Anita Defrantz Says Secrecy Hindered Review Process
IOC member Anita Defrantz said today that any new Olympic sports should be drug free, include both men and women and "bring some element to the program that doesn't already exist."
But she declined to talk specifically about roller sports and its failed bid to win entry to the Games.
"I can't tell you why what happened, happened," said Defrantz, the senior U.S. member of the International Olympic Committee. "It was all done with secret ballots, and there was no discussion beforehand. So nothing was made clear."
Meeting last week in Singapore, the IOC voted to oust baseball and softball from the 2012 Summer Games and then rejected all five replacement candidates, including roller sports.
Defrantz, a bronze medalist in the 1976 Olympics in rowing, said she couldn't explain the vote.
"That's really impossible for me to do because each member has there own opinion, and it was a secret ballot," she said.
"We have no knowledge of what went on, which may have been an irritant ... actually it was. The session felt we should have that knowledge (of how the voting was going). But we weren't allowed."
Defrantz said the IOC Executive Board did little to prepare members for the vote on replacement sports.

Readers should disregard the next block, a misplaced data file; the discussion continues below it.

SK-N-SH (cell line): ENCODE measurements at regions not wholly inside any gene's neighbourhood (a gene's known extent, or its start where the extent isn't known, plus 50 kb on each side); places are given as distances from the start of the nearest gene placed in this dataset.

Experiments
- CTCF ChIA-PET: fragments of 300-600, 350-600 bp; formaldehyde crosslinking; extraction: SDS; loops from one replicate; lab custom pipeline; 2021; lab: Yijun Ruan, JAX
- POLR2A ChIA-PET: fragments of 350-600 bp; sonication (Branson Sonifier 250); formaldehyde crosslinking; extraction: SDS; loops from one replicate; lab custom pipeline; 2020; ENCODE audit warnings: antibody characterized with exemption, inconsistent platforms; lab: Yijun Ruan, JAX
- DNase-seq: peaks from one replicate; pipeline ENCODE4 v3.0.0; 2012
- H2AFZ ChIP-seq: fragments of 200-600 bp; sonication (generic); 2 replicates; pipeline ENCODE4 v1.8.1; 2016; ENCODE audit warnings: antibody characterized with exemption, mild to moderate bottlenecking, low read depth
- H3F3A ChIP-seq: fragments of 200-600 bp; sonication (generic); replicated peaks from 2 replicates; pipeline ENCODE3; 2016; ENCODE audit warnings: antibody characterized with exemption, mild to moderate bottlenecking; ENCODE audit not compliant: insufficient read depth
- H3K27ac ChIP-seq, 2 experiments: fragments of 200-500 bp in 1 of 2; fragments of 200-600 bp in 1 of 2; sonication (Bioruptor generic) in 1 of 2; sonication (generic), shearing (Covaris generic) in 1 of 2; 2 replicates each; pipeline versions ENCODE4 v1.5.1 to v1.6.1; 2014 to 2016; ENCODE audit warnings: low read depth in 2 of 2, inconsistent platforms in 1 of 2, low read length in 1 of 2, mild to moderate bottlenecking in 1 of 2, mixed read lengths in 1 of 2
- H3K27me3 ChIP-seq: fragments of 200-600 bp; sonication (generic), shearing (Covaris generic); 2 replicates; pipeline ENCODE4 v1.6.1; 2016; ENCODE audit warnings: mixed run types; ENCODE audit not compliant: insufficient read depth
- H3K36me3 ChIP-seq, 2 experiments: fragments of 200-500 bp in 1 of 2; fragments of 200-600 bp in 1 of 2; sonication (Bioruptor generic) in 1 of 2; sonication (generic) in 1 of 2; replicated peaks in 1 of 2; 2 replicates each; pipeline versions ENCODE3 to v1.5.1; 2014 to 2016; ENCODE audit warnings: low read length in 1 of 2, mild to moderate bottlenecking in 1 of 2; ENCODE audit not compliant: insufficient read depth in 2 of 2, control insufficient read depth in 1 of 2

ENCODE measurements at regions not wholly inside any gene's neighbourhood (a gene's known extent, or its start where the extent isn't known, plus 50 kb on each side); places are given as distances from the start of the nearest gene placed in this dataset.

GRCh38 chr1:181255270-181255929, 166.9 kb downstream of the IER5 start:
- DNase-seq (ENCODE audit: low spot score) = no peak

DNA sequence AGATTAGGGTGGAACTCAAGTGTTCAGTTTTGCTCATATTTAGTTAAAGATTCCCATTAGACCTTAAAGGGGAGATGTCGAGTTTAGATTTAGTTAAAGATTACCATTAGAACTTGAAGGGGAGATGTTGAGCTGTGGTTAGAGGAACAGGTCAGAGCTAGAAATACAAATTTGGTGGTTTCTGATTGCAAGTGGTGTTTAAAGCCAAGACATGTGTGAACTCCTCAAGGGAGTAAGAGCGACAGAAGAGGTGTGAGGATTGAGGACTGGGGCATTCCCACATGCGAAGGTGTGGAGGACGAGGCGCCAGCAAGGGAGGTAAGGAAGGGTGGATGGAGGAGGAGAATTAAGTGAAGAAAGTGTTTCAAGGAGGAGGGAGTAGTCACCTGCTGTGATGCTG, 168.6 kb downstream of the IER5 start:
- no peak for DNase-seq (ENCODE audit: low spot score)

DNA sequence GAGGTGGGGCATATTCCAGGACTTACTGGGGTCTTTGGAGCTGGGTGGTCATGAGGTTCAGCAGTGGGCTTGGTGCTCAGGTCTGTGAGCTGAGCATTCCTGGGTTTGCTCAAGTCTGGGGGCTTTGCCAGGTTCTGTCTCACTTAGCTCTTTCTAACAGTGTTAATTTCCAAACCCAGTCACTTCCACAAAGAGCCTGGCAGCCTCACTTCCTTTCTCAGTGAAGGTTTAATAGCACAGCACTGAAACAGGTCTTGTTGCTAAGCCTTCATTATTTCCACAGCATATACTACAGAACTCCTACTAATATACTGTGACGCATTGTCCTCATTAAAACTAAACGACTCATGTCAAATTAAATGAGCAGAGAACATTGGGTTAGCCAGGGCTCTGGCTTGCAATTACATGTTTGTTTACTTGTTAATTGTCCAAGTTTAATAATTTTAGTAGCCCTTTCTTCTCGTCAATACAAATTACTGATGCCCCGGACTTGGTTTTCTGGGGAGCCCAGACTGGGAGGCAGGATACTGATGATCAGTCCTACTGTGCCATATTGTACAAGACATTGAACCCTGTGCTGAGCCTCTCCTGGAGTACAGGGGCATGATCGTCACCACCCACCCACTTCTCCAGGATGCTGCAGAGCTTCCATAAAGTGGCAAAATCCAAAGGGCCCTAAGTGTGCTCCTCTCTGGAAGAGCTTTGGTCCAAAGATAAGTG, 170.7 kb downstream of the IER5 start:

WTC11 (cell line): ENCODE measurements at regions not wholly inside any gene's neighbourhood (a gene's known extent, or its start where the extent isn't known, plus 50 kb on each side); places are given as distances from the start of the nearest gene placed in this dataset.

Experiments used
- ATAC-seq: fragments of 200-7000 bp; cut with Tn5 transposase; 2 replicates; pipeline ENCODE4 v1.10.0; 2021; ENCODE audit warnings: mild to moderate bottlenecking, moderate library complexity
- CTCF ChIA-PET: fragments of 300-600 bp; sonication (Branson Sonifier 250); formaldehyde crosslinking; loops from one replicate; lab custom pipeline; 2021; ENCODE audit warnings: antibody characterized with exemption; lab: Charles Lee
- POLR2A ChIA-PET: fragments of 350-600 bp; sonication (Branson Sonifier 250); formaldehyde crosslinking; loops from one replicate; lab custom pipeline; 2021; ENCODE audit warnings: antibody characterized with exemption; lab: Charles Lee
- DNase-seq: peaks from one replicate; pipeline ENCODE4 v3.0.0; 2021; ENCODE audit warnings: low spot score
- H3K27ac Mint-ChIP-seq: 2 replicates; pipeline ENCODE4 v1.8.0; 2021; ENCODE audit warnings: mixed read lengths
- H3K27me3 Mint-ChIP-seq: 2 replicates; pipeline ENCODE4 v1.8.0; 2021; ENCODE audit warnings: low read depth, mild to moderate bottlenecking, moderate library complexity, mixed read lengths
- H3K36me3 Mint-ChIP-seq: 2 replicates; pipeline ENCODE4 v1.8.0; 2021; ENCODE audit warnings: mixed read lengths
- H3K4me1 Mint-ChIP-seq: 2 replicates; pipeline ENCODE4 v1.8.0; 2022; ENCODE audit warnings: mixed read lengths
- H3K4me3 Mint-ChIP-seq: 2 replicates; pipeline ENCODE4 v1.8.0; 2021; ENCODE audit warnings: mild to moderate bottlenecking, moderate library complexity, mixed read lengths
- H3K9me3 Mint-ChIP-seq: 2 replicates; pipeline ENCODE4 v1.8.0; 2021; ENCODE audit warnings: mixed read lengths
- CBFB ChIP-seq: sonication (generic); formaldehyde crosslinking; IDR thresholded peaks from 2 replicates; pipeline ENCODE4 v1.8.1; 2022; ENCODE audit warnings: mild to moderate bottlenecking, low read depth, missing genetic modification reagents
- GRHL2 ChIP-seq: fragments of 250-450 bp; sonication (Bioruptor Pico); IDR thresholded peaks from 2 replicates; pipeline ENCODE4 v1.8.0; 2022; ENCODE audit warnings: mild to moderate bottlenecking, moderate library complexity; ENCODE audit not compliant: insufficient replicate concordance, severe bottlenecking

"We were told, 'Here's the slate, and here's the process for voting.'
"That's all. There was no discussion, no presentations (by the candidate sports). Nothing."
In the first round of voting, karate and squash were the only sports to collect the majority needed to be nominated for the Games.
But in the second round of voting, both failed -- by large margins -- to muster the two-thirds required for entry into the program.
As a result, the 2012 Summer Games will feature 26, rather than 28, sports.
IOC president Jacques Rogge is promising that the program will be reviewed again for the 2016 Summer Games.
But it is not clear what sports will be considered as replacements.
Defrantz said she still doesn't know how the last bunch of replacement candidates was selected.
Asked what attributes new sports should have, she said:
"Obviously, they have to be drug free. Obviously, they have to include women and men. And they have to bring some element to the program that doesn't already exist. But that's just my opinion."
Defrantz said she was "deeply distressed" that members ousted softball from the Games.
Softball is the only women's-only sport in the Olympics, which in recent years has been trying to boost female participation.
(posted on July 13, 2005)
Copyright © 2005 by Robert Burnson
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